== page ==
“We were asking ourselves, ‘Will the day come when we can ride such a car?’ ” recalled Aziz, a former military captain who was once imprisoned for questioning Hussein.
Now Hussein’s fees and controls have been abolished and the U.S.-led Coalition Provisional Authority has eliminated taxes on imports, at least for now. Aziz owns one of the 114,000 cars that have been registered in Baghdad since the war’s end, a 1992 Toyota Corolla -- “Thanks to God,” he says.
Another Baghdad resident who recently upgraded is Khatab Habib, who registered his newly purchased 1991 Toyota Crown Super Select with Baghdad’s traffic police Wednesday. The 28-year-old taxi driver said he is thrilled he won’t need to deal with the perpetual maintenance problems and painful seats of his old Brazilian-made Volkswagen. “I feel like I’m in paradise,” he said.
Iraqis boast of their personal connection to their cars. Friends will frequently ask after one another’s vehicles, using the cars’ personal nicknames -- “How’s Abu Jumeili? How’s Abu Jamal?”
Cars, said 42-year-old Baghdad pharmacy owner Jubran Saffar, “are like a piece of the family.” Saffar calls his blue 1980 Peugeot “Sattoota,” after a homely yet dependable girl featured in an old Iraqi comic book.
Cars are needed not only to navigate Iraq’s sprawling, low-lying cities, but to maintain connections with rural relatives. Mohammed Yahya Timimi, 33, lives in Baghdad and has long relied on a 1988 Nissan pickup for regular runs to the back roads of his hometown of Baqubah, about 25 miles northeast of the capital.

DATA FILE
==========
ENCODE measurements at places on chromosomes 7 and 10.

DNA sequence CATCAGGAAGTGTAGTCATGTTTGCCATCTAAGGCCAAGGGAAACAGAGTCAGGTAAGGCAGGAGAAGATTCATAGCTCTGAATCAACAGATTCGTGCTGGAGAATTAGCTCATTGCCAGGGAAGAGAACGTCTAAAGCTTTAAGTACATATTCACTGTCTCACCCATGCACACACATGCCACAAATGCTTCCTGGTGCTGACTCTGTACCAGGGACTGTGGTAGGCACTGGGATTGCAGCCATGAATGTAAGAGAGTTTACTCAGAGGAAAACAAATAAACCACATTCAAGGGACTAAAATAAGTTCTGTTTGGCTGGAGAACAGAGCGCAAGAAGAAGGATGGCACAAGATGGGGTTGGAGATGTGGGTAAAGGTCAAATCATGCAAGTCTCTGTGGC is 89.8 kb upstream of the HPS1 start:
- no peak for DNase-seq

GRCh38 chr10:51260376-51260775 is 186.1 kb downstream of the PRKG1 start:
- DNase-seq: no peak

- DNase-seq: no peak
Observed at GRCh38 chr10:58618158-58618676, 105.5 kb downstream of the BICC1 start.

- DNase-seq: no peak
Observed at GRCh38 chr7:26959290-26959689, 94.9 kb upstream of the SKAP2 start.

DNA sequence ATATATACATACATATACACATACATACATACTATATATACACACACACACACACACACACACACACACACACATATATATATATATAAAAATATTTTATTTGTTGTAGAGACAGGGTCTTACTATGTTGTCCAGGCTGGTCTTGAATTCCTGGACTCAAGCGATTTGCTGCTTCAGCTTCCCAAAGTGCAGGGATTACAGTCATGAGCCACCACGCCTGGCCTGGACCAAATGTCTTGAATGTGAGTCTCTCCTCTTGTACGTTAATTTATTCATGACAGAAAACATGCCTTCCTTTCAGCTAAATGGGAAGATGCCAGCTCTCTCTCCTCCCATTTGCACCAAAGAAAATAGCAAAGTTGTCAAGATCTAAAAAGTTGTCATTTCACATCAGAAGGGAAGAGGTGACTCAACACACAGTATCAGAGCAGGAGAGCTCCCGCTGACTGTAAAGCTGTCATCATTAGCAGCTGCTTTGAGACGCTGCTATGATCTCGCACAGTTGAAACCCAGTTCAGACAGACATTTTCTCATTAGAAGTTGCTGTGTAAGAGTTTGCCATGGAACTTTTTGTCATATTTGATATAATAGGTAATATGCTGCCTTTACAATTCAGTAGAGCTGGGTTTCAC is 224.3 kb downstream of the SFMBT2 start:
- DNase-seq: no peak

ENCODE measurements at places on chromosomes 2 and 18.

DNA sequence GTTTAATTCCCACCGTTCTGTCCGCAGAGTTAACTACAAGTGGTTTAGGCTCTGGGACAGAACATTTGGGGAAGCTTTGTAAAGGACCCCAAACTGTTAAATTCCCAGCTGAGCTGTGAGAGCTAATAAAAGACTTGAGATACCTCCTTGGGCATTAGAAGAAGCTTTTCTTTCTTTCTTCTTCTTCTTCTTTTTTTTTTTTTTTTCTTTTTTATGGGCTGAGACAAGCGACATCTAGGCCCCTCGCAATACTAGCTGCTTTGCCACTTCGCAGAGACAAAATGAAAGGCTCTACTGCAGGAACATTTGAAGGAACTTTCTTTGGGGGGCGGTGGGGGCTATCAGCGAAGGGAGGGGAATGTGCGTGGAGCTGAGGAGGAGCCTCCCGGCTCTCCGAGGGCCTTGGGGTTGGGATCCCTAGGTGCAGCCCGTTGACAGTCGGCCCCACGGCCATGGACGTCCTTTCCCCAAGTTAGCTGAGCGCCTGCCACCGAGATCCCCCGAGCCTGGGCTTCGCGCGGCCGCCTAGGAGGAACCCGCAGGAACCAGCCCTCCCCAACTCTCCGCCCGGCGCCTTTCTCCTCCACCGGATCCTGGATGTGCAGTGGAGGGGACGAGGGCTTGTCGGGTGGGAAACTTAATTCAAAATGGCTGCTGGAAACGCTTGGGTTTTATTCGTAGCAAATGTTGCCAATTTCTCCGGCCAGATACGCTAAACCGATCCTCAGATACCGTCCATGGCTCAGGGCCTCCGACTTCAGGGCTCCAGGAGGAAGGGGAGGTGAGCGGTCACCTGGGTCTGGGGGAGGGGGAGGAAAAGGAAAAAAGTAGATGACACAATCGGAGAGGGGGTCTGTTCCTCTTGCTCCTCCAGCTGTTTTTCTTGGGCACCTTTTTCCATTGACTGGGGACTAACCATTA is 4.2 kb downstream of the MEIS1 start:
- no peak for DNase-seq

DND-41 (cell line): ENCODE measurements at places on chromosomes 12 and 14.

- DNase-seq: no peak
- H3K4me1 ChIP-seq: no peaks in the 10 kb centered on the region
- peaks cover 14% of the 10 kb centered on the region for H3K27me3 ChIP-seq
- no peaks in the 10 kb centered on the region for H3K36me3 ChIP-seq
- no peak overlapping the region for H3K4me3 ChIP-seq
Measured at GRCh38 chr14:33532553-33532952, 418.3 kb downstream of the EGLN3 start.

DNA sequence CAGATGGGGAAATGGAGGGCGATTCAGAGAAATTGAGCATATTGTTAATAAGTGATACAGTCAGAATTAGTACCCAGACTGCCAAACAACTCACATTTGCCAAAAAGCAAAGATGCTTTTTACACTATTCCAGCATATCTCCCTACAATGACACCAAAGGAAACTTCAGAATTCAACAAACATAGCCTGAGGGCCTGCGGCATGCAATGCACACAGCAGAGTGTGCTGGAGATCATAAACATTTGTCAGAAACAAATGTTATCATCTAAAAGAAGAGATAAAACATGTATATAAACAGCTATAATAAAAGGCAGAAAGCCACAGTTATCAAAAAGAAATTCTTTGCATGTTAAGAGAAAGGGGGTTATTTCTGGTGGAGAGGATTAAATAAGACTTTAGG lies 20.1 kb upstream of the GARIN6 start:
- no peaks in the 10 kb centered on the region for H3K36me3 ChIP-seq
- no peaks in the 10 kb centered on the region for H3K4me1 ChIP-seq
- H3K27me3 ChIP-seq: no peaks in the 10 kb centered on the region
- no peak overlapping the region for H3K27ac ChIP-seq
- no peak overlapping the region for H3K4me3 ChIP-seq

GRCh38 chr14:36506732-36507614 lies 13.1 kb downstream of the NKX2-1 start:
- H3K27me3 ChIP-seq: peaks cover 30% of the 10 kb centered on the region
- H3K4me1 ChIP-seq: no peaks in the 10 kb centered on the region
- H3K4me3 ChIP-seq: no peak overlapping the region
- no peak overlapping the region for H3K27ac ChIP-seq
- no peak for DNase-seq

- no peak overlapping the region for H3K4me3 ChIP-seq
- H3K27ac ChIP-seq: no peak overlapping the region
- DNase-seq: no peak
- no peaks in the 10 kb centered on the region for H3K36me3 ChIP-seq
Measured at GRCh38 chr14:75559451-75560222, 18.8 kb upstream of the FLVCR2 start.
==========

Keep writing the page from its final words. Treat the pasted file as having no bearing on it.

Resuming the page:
Aware that car prices are plummeting, Timimi was tempted to drop by the Nahadah auto market and treat himself to a newer vehicle.
But, like many Iraqis now, he was an ambivalent shopper. Timimi’s carpet factory was looted after the war, and he did not want to buy too flashy a car, for fear of becoming a target for bandits.
“They are stealing everything now,” he said. “They might kill you just for your shirt.”
To many, this fear represents the paradox of the new Iraq -- awash in glamorous goods, but rife with poverty, crime and terrorism. “Even paradise is unbearable without good people,” Timimi said, citing an old proverb. “Happiness without feeling secure is nothing.”
Mohammed Ahwan Saad, a former lieutenant colonel in the Iraqi police who became a luxury car dealer, said his business was up 50% since Hussein’s ouster and would be even better if the situation were more stable.
“If it was a good security situation, you would see many people asking for Rolls-Royces, Jaguars, Lamborghinis,” he said.
Despite the risks, Saad drives a late-model Mercedes. “Some people will not evaluate you for what you are,” he said. “They will evaluate you for what you are driving.”
Safety also weighed on the mind of 24-year-old Mohammed Mustafa Saleh as he leaned back into the buttery leather seats of a 1995 Mercedes E320 at the Nahadah lot and smiled. From a wealthy agricultural family, Saleh has long been obsessed with Mercedes and bought his first, a 1991, two years ago.
“I feel like a king,” he said. But he hesitated. A beauty like this E320 would make him a prime carjacking target. Maybe he should buy it but leave it in his garage, until the situation improved, he mused.
“This is the best time to buy such a car,” Saleh said, “but this is the worst time, because of security.” After several more minutes of hungrily eyeing the gleaming white Mercedes, Saleh made up his mind. He left without buying the car.
Suheil Ahmed and Sameer Mohammed of The Times’ Baghdad Bureau contributed to this report.